Early in our relationship, I had asked Mark about drugs. He said that he had recreationally used them with friends, which was not uncommon for a young person in New York. I don’t know why I asked when I did, but I must have had some suspicions. He didn’t tell me the truth, but then again he had never told anyone the truth.
The truth came in September after his arm had healed and he had started his new job. His parents had come to New York to pick us up to drive us back to Pennsylvania for Labor Day weekend. It was my first visit to his hometown and my first time meeting many extended family members. When Mark came home from work to meet us for the long drive, he was upset. Something had happened at work, and though he promised to explain later, I had no idea what was going on. Based on his easy anger, I was afraid he had gotten into a confrontation with a co-worker.
The next morning in Pennsylvania, I begged him to tell me what was going on. He pulled over into the post office parking lot and told me that he was going to go to rehab for drugs and alcohol. He explained that he had a past with opiates, and that he had recently been stealing drugs from work. He had been approached the day before by his managers after they had become suspicious of his behavior. I listened and responded with love. Though it was jarring news, it at least helped to explain his strange moods and I felt relieved that it wasn’t his feelings for me that had changed.
His job was supportive and he was strangely relieved to be caught. He wanted to stop using drugs and it felt freeing for him to finally talk to other people about this dark and secret part of his life. I wanted him to be healthy and I hoped that this would be the answer to the problems in our relationship. It was scary and unknown, but it also felt like a relief to know - for the first time in our relationship - what was going on.
One important note here: in that post office parking lot, I still didn’t know a lot of the truth. He led me to believe that he had been stealing pills from work — he was stealing needles. He told me that his drug use had picked back up when he started this new job — he had been using at his old job (hence his moody, sleepless withdrawal when we had first moved in together). In the airport on the way to Canada for a vacation months into his sobriety, he nonchalantly told me that he had gotten an STD test a couple months earlier. Though he’d tried to be very careful with his needles, he said, he never was 100% sure. Instead of being understanding of my shock, he was extremely irritated when I reacted negatively to his candid revelation that he had put my health in jeopardy.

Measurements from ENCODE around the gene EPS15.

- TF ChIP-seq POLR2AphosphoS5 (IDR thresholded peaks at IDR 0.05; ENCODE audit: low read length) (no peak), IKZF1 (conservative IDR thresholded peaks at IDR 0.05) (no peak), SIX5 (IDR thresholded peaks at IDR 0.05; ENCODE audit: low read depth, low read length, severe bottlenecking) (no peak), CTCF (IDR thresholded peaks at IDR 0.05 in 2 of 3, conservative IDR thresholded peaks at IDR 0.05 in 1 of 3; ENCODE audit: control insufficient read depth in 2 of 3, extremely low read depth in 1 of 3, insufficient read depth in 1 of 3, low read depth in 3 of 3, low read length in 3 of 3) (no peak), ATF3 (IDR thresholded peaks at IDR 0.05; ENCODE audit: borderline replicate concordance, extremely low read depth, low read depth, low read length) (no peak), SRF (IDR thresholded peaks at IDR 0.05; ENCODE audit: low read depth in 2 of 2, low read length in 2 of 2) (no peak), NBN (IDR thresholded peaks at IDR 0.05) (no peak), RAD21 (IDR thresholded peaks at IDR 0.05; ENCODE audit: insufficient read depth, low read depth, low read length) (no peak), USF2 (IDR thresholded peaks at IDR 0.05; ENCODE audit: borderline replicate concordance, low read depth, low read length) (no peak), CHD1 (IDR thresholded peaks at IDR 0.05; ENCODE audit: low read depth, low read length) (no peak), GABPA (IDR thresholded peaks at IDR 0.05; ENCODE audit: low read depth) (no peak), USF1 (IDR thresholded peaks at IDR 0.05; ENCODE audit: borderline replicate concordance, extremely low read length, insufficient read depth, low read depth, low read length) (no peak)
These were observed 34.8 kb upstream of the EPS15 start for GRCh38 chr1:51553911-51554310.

But I put those feelings aside so that we could have a good vacation. I didn’t want him to be mad at me. I loved him so much.
As selfish as a drug addict’s behavior can be, a recovering addict can be even more self-centered. This is by necessity, they say in the programs. I was understanding and supportive of his recovery, but I never stopped wanting back the guy I met. Our fighting subsided for a while, got better sometimes, but it never stopped.
In this new phase of recovery, I entered a new phase as well: a phase of intense and paralyzing insecurity. Mark was distant and preoccupied, and I was deeply grieving the affection and attention I used to get from him. To make matters worse, his new life came with new friendships, specifically one with a girl from AA with whom he communicated too much. Thus began a toxic cycle of my feeling neglected and acting out by making passive aggressive and distrustful comments, which only made Mark colder and less interested in showing me the love that I so desperately wanted.